The climate of Earth is changing—indisputably, incontestably, incontrovertibly—though there are many who argue the proposition all the same. Against them comes Richard Alley’s Earth: The Operator's Manual, a companion volume to the PBS series of the same name, in which the professor of geosciences at Pennsylvania State University offers a user-friendly distillation of the vast body of science surrounding climate change and how we cope with it, willingly or not.
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This book offers lots of evidence for climate change. For readers in a hurry, what’s the single most compelling argument?
The mass of evidence. Pick one glacier, one thermometer, one data set, and you might find many ways to explain its changes. But look at all the thermometers, or just the thermometers outside of cities, or in the ground, or in the ocean, or looking down from space, as analyzed by NOAA or NASA or other groups, and you get the same answer from all of them—which agrees with the glaciers and the plants and the animals and more.
Of all the data that you present in your book, does anything lend itself to being, well, open to interpretation by skeptics and doubters?
We live with weather that is wonderfully variable. And with enough variability, enough complexity, people who want to argue can always find new material. You know how this works if you have ever discussed the outcome of a big game with someone who is sure that their team would have won if only the referee hadn’t made those bad calls, and the other team hadn’t been pushing, and the crowd hadn’t been throwing things, and the field hadn’t been so slippery...
A story in The Economist suggested that changing the term from “global warming” to “climate change” would generate less opposition.
The Economist is probably right. Climate has always changed, so “climate change” is not especially threatening. But people may not feel threatened by “climate change” because they don’t see implications for their future. If our use of fossil fuels continues to grow as it has over recent decades, we will be pushing the climate very hard compared to most natural changes, at a time when almost 7 billion of us depend on things that were built for the climate we have. We are turning up the globe’s thermostat, so “global warming” seems more apt, even if some people don’t like the implications.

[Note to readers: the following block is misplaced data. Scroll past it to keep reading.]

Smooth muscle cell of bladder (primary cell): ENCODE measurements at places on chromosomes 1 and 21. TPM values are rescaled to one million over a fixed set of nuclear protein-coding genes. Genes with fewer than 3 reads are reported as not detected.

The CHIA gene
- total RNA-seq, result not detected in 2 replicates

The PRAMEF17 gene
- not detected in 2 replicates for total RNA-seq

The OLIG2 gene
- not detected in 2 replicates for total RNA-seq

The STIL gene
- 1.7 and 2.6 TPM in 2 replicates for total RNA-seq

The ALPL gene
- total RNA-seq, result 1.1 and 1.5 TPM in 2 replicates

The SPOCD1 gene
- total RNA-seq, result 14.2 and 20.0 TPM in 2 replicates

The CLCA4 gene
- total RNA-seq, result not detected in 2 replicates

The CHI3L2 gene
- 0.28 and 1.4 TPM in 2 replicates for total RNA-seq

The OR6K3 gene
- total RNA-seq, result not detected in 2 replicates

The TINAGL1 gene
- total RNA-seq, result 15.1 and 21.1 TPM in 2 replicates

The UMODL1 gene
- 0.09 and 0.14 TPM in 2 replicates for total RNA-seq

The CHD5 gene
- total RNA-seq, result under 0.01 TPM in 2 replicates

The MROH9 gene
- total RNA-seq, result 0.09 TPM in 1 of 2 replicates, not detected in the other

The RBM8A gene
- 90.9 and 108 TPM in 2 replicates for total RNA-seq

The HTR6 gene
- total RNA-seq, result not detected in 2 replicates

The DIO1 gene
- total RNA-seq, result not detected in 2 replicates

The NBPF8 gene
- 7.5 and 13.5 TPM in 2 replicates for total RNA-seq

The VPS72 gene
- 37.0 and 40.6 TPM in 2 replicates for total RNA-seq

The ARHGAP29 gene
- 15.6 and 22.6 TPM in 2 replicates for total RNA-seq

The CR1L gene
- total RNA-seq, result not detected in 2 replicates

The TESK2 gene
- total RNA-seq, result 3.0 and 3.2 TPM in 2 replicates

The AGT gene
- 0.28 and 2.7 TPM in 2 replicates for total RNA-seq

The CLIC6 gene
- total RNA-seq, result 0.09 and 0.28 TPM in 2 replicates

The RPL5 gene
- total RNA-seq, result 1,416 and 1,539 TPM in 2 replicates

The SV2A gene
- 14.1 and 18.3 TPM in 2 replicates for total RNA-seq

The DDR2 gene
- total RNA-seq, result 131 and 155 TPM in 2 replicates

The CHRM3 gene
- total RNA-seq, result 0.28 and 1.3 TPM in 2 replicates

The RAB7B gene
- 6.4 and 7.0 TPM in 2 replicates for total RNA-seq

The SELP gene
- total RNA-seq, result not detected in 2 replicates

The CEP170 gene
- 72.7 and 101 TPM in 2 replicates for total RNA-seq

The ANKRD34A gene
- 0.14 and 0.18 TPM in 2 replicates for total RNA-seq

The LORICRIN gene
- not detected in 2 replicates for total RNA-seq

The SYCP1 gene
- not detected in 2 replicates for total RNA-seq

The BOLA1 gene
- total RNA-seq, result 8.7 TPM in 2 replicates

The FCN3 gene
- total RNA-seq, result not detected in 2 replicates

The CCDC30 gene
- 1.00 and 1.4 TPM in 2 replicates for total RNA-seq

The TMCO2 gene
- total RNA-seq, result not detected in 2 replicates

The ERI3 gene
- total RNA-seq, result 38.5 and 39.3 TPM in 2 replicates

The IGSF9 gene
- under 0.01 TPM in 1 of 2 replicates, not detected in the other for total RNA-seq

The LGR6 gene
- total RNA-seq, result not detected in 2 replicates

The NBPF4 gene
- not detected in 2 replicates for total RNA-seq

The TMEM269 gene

Who benefits from dismissing the fact of climate change?
All of us might feel better if we didn’t need to worry about climate change. Beyond that, any bloggers or other communicators who are paid to dismiss climate change may benefit from doing so. I suspect that most of the concern comes from people whose jobs or investments are most directly linked to getting and using fossil fuels, and who fear that accepting the reality of climate change will lead to policies that shift us away from use of fossil fuels. Even if alternative energy sources produce more jobs than fossil fuels, as seems likely, the people who will get the new jobs may not know who they are, whereas the people worried about losing their jobs do know who they are. This is not a new problem: when European cities installed sewers for human waste, Joe the Night-Soil Hauler lost his job and probably wasn’t too happy about it, even though new careers opened up in plumbing and civil engineering.
How do you want readers to come away from your book? Alarmed? Gloomy? Optimistic?
Optimistic. We can reach a sustainable future with more jobs, a better economy, increased national security, and less pollution, without firing coal miners and oil-field workers.
Assuming that you and we survive the superstorms, intense extremes of weather, and famines that climate change will bring: What’s your next book going to be?
I don’t know. Maybe something about glaciers and ice sheets—I’ve spent more than 30 enjoyable years trying to understand them, and I hope I’m gaining!